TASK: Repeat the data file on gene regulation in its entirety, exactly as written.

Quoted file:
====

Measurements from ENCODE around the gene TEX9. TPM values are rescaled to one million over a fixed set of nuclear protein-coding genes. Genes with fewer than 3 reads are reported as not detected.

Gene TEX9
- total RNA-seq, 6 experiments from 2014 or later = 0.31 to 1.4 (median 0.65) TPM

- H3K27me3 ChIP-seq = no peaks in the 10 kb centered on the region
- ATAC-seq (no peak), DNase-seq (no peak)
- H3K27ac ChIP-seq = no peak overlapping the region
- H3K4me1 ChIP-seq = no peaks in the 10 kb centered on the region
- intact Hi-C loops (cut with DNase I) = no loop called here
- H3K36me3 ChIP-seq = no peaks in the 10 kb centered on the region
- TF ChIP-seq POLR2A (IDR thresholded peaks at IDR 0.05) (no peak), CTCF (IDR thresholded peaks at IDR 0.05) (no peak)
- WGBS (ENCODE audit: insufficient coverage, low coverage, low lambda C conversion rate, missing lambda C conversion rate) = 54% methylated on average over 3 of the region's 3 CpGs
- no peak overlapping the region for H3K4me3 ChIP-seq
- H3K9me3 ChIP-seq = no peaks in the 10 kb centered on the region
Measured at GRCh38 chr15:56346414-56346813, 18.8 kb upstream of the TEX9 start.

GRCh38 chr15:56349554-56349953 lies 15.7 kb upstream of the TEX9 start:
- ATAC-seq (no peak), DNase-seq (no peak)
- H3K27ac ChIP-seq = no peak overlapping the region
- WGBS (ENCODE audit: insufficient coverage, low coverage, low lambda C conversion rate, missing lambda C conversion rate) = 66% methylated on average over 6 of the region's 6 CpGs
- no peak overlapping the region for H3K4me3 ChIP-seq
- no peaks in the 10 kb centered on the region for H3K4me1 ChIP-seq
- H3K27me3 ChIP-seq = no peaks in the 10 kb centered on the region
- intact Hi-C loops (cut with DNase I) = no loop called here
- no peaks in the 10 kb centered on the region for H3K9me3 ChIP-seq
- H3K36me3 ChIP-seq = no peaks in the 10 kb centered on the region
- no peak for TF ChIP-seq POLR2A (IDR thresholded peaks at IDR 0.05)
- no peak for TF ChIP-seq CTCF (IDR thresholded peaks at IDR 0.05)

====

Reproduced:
Measurements from ENCODE around the gene TEX9. TPM values are rescaled to one million over a fixed set of nuclear protein-coding genes. Genes with fewer than 3 reads are reported as not detected.

Gene TEX9
- total RNA-seq, 6 experiments from 2014 or later = 0.31 to 1.4 (median 0.65) TPM

- H3K27me3 ChIP-seq = no peaks in the 10 kb centered on the region
- ATAC-seq (no peak), DNase-seq (no peak)
- H3K27ac ChIP-seq = no peak overlapping the region
- H3K4me1 ChIP-seq = no peaks in the 10 kb centered on the region
- intact Hi-C loops (cut with DNase I) = no loop called here
- H3K36me3 ChIP-seq = no peaks in the 10 kb centered on the region
- TF ChIP-seq POLR2A (IDR thresholded peaks at IDR 0.05) (no peak), CTCF (IDR thresholded peaks at IDR 0.05) (no peak)
- WGBS (ENCODE audit: insufficient coverage, low coverage, low lambda C conversion rate, missing lambda C conversion rate) = 54% methylated on average over 3 of the region's 3 CpGs
- no peak overlapping the region for H3K4me3 ChIP-seq
- H3K9me3 ChIP-seq = no peaks in the 10 kb centered on the region
Measured at GRCh38 chr15:56346414-56346813, 18.8 kb upstream of the TEX9 start.

GRCh38 chr15:56349554-56349953 lies 15.7 kb upstream of the TEX9 start:
- ATAC-seq (no peak), DNase-seq (no peak)
- H3K27ac ChIP-seq = no peak overlapping the region
- WGBS (ENCODE audit: insufficient coverage, low coverage, low lambda C conversion rate, missing lambda C conversion rate) = 66% methylated on average over 6 of the region's 6 CpGs
- no peak overlapping the region for H3K4me3 ChIP-seq
- no peaks in the 10 kb centered on the region for H3K4me1 ChIP-seq
- H3K27me3 ChIP-seq = no peaks in the 10 kb centered on the region
- intact Hi-C loops (cut with DNase I) = no loop called here
- no peaks in the 10 kb centered on the region for H3K9me3 ChIP-seq
- H3K36me3 ChIP-seq = no peaks in the 10 kb centered on the region
- no peak for TF ChIP-seq POLR2A (IDR thresholded peaks at IDR 0.05)
- no peak for TF ChIP-seq CTCF (IDR thresholded peaks at IDR 0.05)